You are wrong.
I am a woman, by the way.
You are wrong.
I am a woman, by the way.
Nienke Brinkman is also a former field hockey player like Joan Benoit and came out of nowhere.
This and Spider sum it up well.
I started running in 1971, age 12, I was literally told by my PE teacher that I was no longer on soccer starting today I was on cross-country.
.That day changed my life, for the better, forever.
I had older friends who were the running bums mentioned above.
The average guy (mostly men ran only a few women) wasn't afraid to run every day. No one took walking breaks. You aspired to RUN a marathon, you didn't "finish" 6 months after starting your running program.
Does that running bums article exist anywhere online? Sounds interesting.
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Shorter, Fixx, Carter.
Pre, Shorter, Rodgers, Ryun, Decker, Benoit, Sheehan. No American now comes close to the charisma, the talent, the ability to communicate the sheer love of running of these folks.
^this is it
Mid-60s things were already moving Beatty, Schul, Lindgren, Ryun, etc. Coaching influence of Igloi, Cerutty, and Lydiard. I see the 1970s as more of the beneficiaries of the earlier period. And as noted the demographics supported it. Soviet versus USA, indoor and outdoor meets with fans in the tens of thousands. People weren’t whip socks sitting on their ass all the time.
"No one comes close to their talent" after listing off a bunch of 13:20/27:40/2:10 guys.
"No one comes close to their charisma" when Cooper Teare has the max rizz to literally pull RMcA, who could be a freaking movie star.
"No one comes close to their ability to communicate the sheer love of running" when Seth exists.
I wanted to reply to this thread but then I read your post. You nailed it perfectly.
More people run than ever before but very few people care about running hard-to-achieve-but-useless-times between 2:20-2:55.
Being a sub-2:20 guy gets you an OTC. Breaking 3:00 was a doable "running goal" for normal marathoners like me. But everything in-between is a lot of work without a lot of social payoff.
So I think the boom is here, it just looks different this time.
p.s. Does anyone know if we have won more (or fewer) middle and long distance running medals in the last three Olympics or in the 1968, 1972 and 1976 Olympics? Do you know? I don't have time to look that up. Someone could do the math for Shorter, Rupp, Centro, etc...
In '72 running shoes were very limited and hard if not impossible to find (at least in the USA). I trained in Converse All-Stars until Nike hit the market '72-'73. It was fun and cool to the first to have access to that technology. In the Seattle area I bought first generation waffle trainers out out the Super Jock 'n Jill van. Those early shoes were so much more comfortable than anything else at the time, something we take for granted now. Revolutionary. The general public picked up on it and influenced the athletic shoe market we see today.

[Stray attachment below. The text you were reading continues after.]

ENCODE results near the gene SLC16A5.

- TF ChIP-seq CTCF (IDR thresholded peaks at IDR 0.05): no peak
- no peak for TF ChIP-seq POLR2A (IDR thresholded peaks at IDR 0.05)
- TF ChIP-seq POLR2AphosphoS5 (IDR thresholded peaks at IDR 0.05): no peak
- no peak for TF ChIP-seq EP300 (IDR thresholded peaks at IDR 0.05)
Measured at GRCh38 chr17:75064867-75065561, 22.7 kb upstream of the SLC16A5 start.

And even better shoes today is one of the reasons everyone at my work goes jogging now and then. Hokas and Invincible Run 2 and similar cushioned shoes make it possible to run a bit even if you aren't a "real runner" at heart. Everybody has a pair of Hokas these days precisely for that reason.
Especially the influence he had on Bowerman who like Lydiard brought jogging to the masses.
Since I was there when it happened, THIS is what happened.
1981 was the first time a marathon was shown live. ABC broadcast the NYC marathon, and they did an admirable job. Barely any stupid human interest stories, just the lead pack as Salazar pulled away.
I recall various running group all got together on that Sunday morning to watch. That afternoon you could see folks out jogging, some for the first time. soon thereafter local running clubs started to pop up and road races took off. Seems like every town, even the small towns, were having their Fart Festival 5 and 10K. The best part about it was that most were 10K races and even the slower runners that entered, actually raced.
Dude, the question was about the 70's and you're talking about a marathon in the 80's. You're a little late to the party. How is a marathon in 1981 going to influence the running craze in the 1970's??
In the 1970's in the United States it was definitely Frank Shorter and his victory in the 1972 Olympic Marathon. It was televised and a lot of people were watching, especially since it was just a few days after the 11 Israeli athletes were murdered. The Olympics were heavily covered due to this terrible incident. That put Frank in the spotlight and spurned the running boom in the US more than any other single event.
Running for your health probably wasn’t that obvious until the 1990’s.
There were still stories about women who shouldn’t run longer distances for all kinds of reasons.
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